Friday, December 8, 2006

I read tis today on another Blog and thought you would like to read it:

either human or not

The French bishops have caused a ruckus, the New York Times informs us, by raising questions about a popular telethon to benefit medical research. The sticking point is embryonic stem-cell research.

“For us, these embryos are not things, but human beings,” Cardinal Philippe Barbarin, the archbishop of Lyon, told journalists on Tuesday.

Let's hope the cardinal is the victim of some awkward translation here. Because as it stands, his statement sends exactly the wrong message.

If the embryos are human beings, they are not just human "for us;" they are human, period. As I observed yesterday, the truths of natural law (and in this case of biology) do not apply only to Catholics. If they are true, they are equally true for everyone.

A human embryo is a human person. That either is or is not a fact. Either way, your opinion will not change the reality. The challenge for Catholics and other pro-lifers is to persuade others that they must face the facts. When they do, they will be unable to resist the evidence.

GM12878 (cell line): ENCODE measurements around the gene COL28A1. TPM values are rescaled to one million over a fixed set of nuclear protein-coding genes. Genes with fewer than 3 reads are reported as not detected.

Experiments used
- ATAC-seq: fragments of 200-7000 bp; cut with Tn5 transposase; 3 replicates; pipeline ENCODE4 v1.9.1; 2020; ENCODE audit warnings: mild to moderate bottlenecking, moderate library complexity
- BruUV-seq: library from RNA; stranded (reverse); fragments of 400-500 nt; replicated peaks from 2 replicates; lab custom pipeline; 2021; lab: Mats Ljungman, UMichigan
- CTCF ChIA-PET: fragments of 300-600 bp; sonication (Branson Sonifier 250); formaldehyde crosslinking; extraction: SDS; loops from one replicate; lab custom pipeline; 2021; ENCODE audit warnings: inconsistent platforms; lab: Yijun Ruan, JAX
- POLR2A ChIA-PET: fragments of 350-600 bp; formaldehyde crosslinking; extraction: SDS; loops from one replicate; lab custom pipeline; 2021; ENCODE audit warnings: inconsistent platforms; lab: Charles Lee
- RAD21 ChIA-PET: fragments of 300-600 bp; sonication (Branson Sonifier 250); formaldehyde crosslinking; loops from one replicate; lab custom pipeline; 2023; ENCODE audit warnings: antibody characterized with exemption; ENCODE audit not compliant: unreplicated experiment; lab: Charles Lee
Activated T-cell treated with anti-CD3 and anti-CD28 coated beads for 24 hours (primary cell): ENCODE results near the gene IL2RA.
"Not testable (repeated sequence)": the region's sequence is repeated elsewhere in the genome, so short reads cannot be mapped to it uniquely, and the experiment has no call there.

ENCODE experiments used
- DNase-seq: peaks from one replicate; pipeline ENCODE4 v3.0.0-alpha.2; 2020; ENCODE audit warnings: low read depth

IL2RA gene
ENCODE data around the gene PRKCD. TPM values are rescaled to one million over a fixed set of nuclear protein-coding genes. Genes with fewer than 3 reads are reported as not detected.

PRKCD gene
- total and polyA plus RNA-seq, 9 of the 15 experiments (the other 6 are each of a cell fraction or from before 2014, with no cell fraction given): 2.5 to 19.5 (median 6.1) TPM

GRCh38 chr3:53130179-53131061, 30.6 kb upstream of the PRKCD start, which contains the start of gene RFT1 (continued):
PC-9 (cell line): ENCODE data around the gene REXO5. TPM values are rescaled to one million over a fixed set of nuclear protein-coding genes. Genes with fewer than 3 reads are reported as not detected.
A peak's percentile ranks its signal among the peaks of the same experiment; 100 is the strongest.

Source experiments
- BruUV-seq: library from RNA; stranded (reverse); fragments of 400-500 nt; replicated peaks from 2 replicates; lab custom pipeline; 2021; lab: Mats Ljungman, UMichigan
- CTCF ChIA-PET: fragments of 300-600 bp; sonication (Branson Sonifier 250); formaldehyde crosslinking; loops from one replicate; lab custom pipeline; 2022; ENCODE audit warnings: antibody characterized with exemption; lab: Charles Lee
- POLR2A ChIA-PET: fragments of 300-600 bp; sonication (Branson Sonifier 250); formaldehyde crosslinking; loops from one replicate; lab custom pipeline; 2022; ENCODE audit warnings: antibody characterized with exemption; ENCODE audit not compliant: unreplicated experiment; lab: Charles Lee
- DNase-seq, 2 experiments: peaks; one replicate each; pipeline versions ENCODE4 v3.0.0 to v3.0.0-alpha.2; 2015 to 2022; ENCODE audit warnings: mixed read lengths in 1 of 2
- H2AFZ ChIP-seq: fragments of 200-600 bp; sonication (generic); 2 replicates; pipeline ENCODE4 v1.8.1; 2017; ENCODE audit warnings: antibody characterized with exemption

On the other hand, those who support the manipulation of human life are working to convince us all that the humanity of an unborn child is a matter of opinion. If we don't recognize the embryo as a person, then it isn't a person, they argue; if the mother doesn't want to have a baby, then the thing in her womb is not a child. These creatures are not human beings "for us," they would have us believe.

So to argue that a defenseless human is a person "for us" is to concede the main point. Every human being has innate dignity. To suggest that the person's dignity is important "for us" is to accept the notion that we assign value to the human life-- and thus to lose the argument before it begins.

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